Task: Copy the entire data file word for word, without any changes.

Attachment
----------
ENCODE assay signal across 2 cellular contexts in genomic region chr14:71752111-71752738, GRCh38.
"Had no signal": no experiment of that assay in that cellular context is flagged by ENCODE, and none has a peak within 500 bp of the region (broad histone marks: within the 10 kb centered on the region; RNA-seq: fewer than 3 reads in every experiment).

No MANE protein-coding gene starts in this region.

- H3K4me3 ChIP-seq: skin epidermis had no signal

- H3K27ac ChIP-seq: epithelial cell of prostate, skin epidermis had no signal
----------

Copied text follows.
ENCODE assay signal across 2 cellular contexts in genomic region chr14:71752111-71752738, GRCh38.
"Had no signal": no experiment of that assay in that cellular context is flagged by ENCODE, and none has a peak within 500 bp of the region (broad histone marks: within the 10 kb centered on the region; RNA-seq: fewer than 3 reads in every experiment).

No MANE protein-coding gene starts in this region.

- H3K4me3 ChIP-seq: skin epidermis had no signal

- H3K27ac ChIP-seq: epithelial cell of prostate, skin epidermis had no signal